Placer eyes stimulus funds for Roseville bottleneck

By: Gus Thomson Journal Staff Writer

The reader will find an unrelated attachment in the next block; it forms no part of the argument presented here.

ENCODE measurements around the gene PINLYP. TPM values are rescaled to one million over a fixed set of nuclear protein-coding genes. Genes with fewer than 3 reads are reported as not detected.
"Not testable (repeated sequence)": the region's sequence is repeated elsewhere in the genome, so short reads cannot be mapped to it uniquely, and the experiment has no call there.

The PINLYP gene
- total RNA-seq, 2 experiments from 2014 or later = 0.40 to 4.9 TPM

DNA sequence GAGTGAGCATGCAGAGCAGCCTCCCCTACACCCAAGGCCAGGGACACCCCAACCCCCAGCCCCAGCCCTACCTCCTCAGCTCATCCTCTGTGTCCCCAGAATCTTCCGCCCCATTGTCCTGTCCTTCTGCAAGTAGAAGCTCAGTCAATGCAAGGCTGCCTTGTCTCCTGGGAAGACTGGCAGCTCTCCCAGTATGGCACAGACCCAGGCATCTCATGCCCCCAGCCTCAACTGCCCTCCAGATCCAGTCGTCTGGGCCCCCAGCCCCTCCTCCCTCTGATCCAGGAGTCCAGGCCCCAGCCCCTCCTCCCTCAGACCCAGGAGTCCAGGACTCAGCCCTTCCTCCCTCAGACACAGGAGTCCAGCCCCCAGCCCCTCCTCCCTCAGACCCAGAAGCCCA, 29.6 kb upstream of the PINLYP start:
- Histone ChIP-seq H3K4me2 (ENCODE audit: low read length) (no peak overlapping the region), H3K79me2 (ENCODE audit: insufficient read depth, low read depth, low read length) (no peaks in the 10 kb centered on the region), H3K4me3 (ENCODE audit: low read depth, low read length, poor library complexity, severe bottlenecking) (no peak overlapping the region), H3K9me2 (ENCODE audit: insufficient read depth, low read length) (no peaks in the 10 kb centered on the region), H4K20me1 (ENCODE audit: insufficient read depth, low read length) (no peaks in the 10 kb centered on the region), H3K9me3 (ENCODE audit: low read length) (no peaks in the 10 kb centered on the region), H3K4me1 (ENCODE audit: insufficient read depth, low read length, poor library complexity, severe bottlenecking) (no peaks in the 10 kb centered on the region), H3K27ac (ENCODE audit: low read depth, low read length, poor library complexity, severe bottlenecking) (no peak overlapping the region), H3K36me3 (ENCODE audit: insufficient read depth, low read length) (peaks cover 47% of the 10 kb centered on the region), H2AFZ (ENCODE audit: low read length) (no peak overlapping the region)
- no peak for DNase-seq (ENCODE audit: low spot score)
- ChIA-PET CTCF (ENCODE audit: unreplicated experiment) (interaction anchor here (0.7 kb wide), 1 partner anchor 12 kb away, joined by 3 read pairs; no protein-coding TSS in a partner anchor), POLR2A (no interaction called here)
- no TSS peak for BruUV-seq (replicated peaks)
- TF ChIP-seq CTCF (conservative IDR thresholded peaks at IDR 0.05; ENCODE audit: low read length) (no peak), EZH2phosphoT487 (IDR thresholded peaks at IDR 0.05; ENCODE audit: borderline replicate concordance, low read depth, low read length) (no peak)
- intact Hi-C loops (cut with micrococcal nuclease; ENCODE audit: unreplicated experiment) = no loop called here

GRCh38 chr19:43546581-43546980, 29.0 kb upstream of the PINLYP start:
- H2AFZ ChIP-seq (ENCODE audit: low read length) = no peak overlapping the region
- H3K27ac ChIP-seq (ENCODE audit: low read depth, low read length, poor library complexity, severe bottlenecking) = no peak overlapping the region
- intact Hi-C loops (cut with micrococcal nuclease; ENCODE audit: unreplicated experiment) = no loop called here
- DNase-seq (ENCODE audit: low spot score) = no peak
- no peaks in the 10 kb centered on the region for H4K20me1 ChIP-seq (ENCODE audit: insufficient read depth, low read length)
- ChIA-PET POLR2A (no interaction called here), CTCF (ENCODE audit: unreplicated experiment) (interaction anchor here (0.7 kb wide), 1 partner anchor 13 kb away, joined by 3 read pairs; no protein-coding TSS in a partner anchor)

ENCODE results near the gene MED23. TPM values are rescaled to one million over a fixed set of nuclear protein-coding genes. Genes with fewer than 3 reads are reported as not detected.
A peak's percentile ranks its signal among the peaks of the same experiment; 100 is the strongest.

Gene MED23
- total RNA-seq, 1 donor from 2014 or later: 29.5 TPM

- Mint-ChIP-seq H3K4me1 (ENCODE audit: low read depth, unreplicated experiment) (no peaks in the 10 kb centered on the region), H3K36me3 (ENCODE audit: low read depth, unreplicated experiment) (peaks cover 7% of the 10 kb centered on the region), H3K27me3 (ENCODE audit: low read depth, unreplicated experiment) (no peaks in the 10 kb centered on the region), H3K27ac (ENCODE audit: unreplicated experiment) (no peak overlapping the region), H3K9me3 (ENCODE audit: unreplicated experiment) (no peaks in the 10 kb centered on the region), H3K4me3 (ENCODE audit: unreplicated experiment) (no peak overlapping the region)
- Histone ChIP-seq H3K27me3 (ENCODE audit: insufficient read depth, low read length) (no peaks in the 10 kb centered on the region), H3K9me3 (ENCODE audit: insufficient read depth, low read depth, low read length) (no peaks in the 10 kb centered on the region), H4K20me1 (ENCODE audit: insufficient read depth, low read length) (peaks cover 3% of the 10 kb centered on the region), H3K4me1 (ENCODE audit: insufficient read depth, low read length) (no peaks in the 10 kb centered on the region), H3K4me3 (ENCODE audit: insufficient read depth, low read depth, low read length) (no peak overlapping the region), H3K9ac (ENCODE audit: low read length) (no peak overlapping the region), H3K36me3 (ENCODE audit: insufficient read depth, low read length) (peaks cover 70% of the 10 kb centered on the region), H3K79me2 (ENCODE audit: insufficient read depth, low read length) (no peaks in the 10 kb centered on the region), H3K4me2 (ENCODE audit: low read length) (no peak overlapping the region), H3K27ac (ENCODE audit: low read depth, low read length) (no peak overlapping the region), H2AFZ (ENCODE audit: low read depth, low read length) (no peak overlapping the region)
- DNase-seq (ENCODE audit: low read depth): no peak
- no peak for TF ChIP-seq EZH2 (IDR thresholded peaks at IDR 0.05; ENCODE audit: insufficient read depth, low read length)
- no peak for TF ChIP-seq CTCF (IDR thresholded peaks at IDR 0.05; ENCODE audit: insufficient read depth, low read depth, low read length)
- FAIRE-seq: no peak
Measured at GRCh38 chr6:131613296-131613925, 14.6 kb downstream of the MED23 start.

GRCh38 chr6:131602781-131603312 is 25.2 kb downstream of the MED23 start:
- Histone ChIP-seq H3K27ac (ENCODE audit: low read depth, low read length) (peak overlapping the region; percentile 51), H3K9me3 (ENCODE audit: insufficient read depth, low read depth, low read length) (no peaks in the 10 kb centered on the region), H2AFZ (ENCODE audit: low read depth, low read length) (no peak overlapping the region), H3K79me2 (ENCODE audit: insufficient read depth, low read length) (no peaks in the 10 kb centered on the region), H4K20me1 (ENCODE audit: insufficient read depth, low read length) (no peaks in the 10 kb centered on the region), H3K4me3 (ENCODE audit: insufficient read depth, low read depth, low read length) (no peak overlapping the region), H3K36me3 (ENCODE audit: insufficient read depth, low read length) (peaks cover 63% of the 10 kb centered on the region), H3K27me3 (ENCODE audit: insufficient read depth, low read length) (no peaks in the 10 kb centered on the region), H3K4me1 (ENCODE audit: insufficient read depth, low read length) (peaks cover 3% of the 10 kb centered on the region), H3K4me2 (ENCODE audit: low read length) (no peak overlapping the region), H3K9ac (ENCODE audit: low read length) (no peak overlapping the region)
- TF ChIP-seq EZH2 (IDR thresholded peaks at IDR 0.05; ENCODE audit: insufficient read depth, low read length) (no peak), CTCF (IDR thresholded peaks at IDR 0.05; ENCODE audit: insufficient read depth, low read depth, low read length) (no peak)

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Placer County transportation officials are trying to find a way to make Joe Barilari’s life a little easier a little sooner. Barilari, a trucker from Los Angeles, passed through the Roseville bottleneck along Interstate 80 earlier this week driving a trailer of gas over the Donner Summit. For Barilari, the bottleneck means a series of merging lanes and slowdowns. “Any time you reduce the lanes and cause congestion, you’ll have trouble,” Barilari said. Confronting funding challenges that could delay the final stage of Roseville I-80 congestion relief improvements, the Placer County Transportation Planning Agency is turning to state legislators to help unplug the infamous Roseville Interstate 80 bottleneck. To do that, they’re seeking more from a new source of money – federal economic recovery funds. The transportation authority was anticipating a higher percentage of federal recovery funding to flow its way for the final stage of the $124 million public works project through the city. But the Placer County Transportation Planning Agency Board found out last week that jurisdictions eligible for road funding within Placer County would receive a 30 percent share while the state would pick up 70 percent. Caltrans and regional officials are now working with state legislators to push through emergency legislation that would provide more funding from the state’s portion to local projects like the Roseville bottleneck. Celia McAdam, Transportation Planning Agency general manager, said the legislation would have to pass quickly because funding for projects needs to be in place and construction contracts need to be awarded by the end of April. “If it doesn’t happen fast, it’s not going to happen,” McAdam said. “We could tie this up in no time at all if get the approvals.” The bottleneck was created in late 2003 after completion of a Sacramento County project that added a total of nine miles of new carpool lanes in both directions between Longview Drive and the Placer-Sacramento county line. The result was a bottleneck at Roseville’s Riverside Avenue exit as 10 lanes slimmed to six lanes. On the eastern side of the bottleneck, Highway 65 terminates at I-80, adding two lanes of traffic in each direction. The first stage of the project to break the bottleneck added an auxiliary eastbound lane from Riverside Avenue to Douglas Boulevard. The work was completed in 2007 at a cost of $9.5 million. The second stage of work is now taking place and will cost $48 million. It will add 2.9 miles of auxiliary and carpool lanes in both directions from Riverside Avenue to Eureka Road. “It’s already under construction and the funding is safe,” McAdam said. “It’s ahead of schedule and will be completed in 2010.” The third and final stage of work would cost about $49 million and is to be paid for with state bond funding and federal funds. With the state not in a position to issue bonds on projects, county officials are attempting to find another solution to start construction. McAdam said that the proposed state legislation would allow Caltrans to use part of the federal funding to backfill projects that are due to receive money for bond issues. That will take some convincing, with competition from other road and bridge projects from around the state. McAdam said that the county project has an advantage because it is considered a rural project, when there aren’t many rural projects to choose from. “There’s pressure to spread the money around,” McAdam said. “I think we really have a good story to present but it’s going to be competitive.” Barilari said he’s used to the dangers of changes in lane numbers and congestion. “We have our share in L.A.,” he said. As for the Placer County effort to add a degree of safety to the bottleneck? “There’s never enough lanes,” Barilari said. The Journal’s Gus Thomson can be reached at Fast Facts: How to unclog a bottleneck 1. Smooth the merge. The bottleneck project has already completed a $9.5 million effort to eliminate one of the two merges on eastbound Interstate 80 at the Placer-Sacramento county line. 2. Boost lanes. A $48 million project currently taking place adds auxiliary lanes and carpool lanes on both eastbound and westbound I-80 from Auburn Boulevard to Miners Ravine. 3. Head east. Transportation officials need to find funding to complete the project by adding auxiliary and carpool lanes to just east of Highway 65. Total cost is an estimated $66 million.